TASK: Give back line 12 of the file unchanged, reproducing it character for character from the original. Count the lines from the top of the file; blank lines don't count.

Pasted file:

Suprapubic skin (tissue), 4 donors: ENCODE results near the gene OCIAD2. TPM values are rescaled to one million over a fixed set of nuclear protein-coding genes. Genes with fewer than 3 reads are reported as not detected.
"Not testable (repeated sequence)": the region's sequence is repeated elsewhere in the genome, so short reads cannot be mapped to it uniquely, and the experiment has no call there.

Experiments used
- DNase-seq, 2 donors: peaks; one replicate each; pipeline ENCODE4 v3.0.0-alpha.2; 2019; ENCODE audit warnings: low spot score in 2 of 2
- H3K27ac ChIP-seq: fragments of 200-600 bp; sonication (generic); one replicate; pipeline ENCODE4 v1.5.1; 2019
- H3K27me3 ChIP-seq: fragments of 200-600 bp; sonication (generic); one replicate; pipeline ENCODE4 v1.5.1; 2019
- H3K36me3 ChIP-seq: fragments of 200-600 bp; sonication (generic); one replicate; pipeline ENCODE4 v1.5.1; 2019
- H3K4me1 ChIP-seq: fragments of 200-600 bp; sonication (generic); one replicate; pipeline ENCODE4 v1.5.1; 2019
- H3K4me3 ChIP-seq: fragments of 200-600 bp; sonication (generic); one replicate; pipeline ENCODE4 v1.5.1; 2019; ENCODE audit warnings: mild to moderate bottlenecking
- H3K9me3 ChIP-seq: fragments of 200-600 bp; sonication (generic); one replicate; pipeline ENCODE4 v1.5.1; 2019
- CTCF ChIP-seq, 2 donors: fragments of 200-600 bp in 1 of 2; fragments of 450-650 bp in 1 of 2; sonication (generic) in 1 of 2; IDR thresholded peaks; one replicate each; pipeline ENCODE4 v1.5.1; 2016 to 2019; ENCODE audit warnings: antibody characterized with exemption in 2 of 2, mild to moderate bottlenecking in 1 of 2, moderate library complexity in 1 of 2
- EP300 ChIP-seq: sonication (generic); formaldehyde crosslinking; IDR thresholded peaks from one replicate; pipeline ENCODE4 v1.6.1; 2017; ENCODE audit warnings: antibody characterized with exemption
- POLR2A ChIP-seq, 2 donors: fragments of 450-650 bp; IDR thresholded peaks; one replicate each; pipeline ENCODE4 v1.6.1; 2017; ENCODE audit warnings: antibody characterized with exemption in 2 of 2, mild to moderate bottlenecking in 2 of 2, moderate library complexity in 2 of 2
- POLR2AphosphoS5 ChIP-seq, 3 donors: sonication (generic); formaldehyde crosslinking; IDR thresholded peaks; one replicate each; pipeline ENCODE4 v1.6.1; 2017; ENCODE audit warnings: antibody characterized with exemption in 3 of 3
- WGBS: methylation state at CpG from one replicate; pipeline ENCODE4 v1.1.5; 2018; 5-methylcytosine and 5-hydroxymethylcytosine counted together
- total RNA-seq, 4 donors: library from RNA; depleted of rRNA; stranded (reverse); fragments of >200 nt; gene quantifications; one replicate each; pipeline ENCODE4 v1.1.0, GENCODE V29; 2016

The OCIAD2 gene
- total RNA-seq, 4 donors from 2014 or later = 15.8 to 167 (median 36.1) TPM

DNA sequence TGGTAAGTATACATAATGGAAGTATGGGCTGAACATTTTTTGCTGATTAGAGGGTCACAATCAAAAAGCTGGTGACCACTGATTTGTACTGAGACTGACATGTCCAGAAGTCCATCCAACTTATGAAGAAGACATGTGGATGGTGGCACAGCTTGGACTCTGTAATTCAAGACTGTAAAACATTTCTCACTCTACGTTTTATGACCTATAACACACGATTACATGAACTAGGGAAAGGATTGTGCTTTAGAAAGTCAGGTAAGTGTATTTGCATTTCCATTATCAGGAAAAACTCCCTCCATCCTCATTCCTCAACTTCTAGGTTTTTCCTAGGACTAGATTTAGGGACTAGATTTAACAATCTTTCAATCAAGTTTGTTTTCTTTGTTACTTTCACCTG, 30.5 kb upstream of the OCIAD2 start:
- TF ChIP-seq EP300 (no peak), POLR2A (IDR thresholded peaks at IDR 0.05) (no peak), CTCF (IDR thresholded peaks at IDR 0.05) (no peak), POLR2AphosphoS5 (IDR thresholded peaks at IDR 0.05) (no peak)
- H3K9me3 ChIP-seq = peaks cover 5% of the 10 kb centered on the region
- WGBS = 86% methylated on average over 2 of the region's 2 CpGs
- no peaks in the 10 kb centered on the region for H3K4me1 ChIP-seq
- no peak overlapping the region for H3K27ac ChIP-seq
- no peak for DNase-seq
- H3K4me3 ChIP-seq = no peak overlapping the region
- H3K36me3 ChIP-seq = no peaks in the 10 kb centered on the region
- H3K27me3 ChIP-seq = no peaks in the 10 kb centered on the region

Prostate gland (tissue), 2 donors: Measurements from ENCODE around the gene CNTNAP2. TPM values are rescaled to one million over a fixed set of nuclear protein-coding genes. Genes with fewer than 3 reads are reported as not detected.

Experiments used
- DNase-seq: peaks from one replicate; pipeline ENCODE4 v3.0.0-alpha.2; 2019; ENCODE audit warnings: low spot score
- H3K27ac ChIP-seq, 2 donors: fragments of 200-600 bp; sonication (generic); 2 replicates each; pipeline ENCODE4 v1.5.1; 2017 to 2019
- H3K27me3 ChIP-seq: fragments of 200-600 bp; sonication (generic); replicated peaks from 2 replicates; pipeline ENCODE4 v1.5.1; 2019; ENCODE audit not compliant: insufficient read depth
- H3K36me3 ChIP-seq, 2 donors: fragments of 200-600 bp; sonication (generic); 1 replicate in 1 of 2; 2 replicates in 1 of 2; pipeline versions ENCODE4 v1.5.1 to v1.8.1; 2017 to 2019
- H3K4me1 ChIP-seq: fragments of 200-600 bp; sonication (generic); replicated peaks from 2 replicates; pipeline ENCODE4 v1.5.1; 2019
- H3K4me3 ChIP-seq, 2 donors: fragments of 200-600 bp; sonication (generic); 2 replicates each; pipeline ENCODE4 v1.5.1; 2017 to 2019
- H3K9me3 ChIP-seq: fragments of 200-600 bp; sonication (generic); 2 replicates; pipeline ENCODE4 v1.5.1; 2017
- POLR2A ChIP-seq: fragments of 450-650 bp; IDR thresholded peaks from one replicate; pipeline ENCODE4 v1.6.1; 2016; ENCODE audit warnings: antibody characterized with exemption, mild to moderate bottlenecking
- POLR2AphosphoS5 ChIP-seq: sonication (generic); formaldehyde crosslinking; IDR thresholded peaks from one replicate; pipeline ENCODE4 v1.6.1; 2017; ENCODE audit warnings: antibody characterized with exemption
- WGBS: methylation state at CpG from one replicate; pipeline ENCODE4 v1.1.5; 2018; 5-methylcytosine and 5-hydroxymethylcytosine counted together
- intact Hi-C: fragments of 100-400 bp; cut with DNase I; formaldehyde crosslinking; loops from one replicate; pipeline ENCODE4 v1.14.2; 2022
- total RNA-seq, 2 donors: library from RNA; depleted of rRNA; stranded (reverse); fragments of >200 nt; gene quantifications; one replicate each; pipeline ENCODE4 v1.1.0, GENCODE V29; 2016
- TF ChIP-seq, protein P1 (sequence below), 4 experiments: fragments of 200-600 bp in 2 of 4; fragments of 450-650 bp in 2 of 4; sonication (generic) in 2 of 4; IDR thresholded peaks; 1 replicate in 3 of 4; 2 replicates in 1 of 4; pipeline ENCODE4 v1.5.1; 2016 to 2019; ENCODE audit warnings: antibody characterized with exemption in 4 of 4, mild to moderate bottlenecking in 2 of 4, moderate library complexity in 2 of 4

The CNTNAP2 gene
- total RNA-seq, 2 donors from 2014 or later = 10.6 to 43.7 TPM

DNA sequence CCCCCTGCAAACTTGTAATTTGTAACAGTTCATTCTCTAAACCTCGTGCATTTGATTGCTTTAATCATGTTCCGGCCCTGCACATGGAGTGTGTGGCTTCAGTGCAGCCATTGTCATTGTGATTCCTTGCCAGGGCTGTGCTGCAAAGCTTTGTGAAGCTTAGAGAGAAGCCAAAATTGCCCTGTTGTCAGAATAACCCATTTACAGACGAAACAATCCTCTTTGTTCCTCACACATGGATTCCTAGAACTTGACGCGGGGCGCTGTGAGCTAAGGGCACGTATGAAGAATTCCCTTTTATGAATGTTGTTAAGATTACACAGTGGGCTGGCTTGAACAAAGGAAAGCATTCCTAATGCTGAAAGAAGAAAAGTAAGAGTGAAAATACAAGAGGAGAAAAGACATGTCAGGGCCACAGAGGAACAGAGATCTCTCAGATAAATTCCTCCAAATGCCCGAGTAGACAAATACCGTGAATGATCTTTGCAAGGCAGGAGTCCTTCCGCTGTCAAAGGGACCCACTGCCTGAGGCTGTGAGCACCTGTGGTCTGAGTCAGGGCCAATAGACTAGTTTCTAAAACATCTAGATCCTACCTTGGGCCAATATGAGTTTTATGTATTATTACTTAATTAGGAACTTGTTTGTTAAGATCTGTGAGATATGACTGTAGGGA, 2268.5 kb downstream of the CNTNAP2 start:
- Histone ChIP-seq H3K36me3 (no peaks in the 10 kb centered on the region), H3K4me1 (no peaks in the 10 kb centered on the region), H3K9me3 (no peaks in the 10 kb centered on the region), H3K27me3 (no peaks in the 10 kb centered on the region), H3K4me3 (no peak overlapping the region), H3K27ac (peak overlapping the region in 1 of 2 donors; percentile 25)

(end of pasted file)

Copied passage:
- EP300 ChIP-seq: sonication (generic); formaldehyde crosslinking; IDR thresholded peaks from one replicate; pipeline ENCODE4 v1.6.1; 2017; ENCODE audit warnings: antibody characterized with exemption